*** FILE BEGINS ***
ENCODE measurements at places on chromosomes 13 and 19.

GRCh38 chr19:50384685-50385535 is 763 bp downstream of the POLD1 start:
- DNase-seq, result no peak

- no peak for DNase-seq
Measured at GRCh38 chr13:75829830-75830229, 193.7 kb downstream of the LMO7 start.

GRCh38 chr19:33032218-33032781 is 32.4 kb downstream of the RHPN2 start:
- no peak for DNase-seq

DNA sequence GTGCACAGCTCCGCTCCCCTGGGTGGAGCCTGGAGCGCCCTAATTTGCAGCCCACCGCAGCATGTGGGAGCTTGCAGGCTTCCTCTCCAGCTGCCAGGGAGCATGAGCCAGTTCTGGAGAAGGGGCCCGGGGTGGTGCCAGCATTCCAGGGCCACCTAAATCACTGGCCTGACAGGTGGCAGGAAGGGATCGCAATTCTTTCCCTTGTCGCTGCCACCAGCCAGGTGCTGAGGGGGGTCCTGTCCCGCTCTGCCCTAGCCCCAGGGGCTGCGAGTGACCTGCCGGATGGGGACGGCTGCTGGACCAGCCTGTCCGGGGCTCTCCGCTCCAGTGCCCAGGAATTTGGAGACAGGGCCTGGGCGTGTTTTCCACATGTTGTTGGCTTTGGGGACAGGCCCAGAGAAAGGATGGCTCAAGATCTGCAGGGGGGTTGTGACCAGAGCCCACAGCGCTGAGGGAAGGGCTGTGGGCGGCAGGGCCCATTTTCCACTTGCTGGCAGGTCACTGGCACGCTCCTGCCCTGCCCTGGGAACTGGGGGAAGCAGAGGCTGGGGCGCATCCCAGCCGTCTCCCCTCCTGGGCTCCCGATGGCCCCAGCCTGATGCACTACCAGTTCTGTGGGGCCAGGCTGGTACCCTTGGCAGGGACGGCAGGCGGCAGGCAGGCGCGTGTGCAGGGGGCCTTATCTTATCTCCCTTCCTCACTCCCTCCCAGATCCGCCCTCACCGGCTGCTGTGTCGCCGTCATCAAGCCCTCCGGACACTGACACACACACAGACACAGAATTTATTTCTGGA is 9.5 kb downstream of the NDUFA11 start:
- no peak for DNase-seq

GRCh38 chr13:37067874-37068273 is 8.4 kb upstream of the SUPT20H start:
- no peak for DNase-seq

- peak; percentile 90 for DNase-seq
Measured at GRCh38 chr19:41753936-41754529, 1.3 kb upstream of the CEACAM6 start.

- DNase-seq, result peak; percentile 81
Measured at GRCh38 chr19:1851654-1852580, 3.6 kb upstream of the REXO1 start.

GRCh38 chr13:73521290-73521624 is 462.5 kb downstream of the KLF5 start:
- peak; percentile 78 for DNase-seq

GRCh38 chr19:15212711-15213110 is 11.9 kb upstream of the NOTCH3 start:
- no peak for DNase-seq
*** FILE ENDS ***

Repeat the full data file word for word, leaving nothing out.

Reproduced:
ENCODE measurements at places on chromosomes 13 and 19.

GRCh38 chr19:50384685-50385535 is 763 bp downstream of the POLD1 start:
- DNase-seq, result no peak

- no peak for DNase-seq
Measured at GRCh38 chr13:75829830-75830229, 193.7 kb downstream of the LMO7 start.

GRCh38 chr19:33032218-33032781 is 32.4 kb downstream of the RHPN2 start:
- no peak for DNase-seq

DNA sequence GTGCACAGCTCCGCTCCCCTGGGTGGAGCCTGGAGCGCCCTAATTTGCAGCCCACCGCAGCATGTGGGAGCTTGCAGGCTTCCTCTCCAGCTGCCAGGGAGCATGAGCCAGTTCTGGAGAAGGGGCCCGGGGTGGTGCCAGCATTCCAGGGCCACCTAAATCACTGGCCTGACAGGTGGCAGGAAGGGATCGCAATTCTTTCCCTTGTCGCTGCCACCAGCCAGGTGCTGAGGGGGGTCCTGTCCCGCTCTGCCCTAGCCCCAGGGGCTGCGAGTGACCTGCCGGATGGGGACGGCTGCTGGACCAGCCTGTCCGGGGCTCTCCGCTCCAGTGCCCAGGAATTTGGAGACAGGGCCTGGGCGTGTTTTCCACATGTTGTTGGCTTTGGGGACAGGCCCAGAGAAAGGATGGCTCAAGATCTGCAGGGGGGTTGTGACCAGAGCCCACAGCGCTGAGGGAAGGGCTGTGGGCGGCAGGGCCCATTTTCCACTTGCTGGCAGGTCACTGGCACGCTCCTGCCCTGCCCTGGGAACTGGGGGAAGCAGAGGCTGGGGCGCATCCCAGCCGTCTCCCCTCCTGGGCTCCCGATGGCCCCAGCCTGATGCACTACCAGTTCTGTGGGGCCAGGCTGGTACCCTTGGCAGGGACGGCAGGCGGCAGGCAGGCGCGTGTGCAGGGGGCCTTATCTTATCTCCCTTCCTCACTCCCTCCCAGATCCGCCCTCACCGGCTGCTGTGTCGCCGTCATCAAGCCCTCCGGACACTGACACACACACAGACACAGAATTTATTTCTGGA is 9.5 kb downstream of the NDUFA11 start:
- no peak for DNase-seq

GRCh38 chr13:37067874-37068273 is 8.4 kb upstream of the SUPT20H start:
- no peak for DNase-seq

- peak; percentile 90 for DNase-seq
Measured at GRCh38 chr19:41753936-41754529, 1.3 kb upstream of the CEACAM6 start.

- DNase-seq, result peak; percentile 81
Measured at GRCh38 chr19:1851654-1852580, 3.6 kb upstream of the REXO1 start.

GRCh38 chr13:73521290-73521624 is 462.5 kb downstream of the KLF5 start:
- peak; percentile 78 for DNase-seq

GRCh38 chr19:15212711-15213110 is 11.9 kb upstream of the NOTCH3 start:
- no peak for DNase-seq